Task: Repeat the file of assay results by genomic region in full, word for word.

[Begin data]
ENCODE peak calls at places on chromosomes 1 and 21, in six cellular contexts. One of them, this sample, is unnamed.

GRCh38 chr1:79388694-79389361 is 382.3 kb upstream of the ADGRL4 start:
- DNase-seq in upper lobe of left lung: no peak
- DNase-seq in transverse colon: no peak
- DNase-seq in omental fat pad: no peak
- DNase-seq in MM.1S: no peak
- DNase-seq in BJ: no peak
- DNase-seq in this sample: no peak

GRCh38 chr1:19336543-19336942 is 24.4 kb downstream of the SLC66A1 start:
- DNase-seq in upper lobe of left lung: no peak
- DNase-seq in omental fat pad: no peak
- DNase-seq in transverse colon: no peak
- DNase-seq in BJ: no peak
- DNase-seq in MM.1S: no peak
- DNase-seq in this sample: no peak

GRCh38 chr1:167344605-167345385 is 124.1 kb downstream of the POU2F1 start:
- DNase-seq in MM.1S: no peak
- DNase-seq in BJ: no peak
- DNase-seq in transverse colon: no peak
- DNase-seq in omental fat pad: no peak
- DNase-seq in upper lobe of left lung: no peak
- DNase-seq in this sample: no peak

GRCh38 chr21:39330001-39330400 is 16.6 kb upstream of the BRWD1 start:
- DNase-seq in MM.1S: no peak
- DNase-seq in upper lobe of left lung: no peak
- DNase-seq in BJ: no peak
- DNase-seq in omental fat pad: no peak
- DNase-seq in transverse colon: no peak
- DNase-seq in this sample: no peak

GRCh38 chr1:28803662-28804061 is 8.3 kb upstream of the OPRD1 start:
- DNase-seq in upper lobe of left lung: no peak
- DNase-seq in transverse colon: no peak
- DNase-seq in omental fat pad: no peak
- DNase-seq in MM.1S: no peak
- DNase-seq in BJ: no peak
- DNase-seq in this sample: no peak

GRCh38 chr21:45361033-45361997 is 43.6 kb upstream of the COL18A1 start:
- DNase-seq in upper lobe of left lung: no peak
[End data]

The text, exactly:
ENCODE peak calls at places on chromosomes 1 and 21, in six cellular contexts. One of them, this sample, is unnamed.

GRCh38 chr1:79388694-79389361 is 382.3 kb upstream of the ADGRL4 start:
- DNase-seq in upper lobe of left lung: no peak
- DNase-seq in transverse colon: no peak
- DNase-seq in omental fat pad: no peak
- DNase-seq in MM.1S: no peak
- DNase-seq in BJ: no peak
- DNase-seq in this sample: no peak

GRCh38 chr1:19336543-19336942 is 24.4 kb downstream of the SLC66A1 start:
- DNase-seq in upper lobe of left lung: no peak
- DNase-seq in omental fat pad: no peak
- DNase-seq in transverse colon: no peak
- DNase-seq in BJ: no peak
- DNase-seq in MM.1S: no peak
- DNase-seq in this sample: no peak

GRCh38 chr1:167344605-167345385 is 124.1 kb downstream of the POU2F1 start:
- DNase-seq in MM.1S: no peak
- DNase-seq in BJ: no peak
- DNase-seq in transverse colon: no peak
- DNase-seq in omental fat pad: no peak
- DNase-seq in upper lobe of left lung: no peak
- DNase-seq in this sample: no peak

GRCh38 chr21:39330001-39330400 is 16.6 kb upstream of the BRWD1 start:
- DNase-seq in MM.1S: no peak
- DNase-seq in upper lobe of left lung: no peak
- DNase-seq in BJ: no peak
- DNase-seq in omental fat pad: no peak
- DNase-seq in transverse colon: no peak
- DNase-seq in this sample: no peak

GRCh38 chr1:28803662-28804061 is 8.3 kb upstream of the OPRD1 start:
- DNase-seq in upper lobe of left lung: no peak
- DNase-seq in transverse colon: no peak
- DNase-seq in omental fat pad: no peak
- DNase-seq in MM.1S: no peak
- DNase-seq in BJ: no peak
- DNase-seq in this sample: no peak

GRCh38 chr21:45361033-45361997 is 43.6 kb upstream of the COL18A1 start:
- DNase-seq in upper lobe of left lung: no peak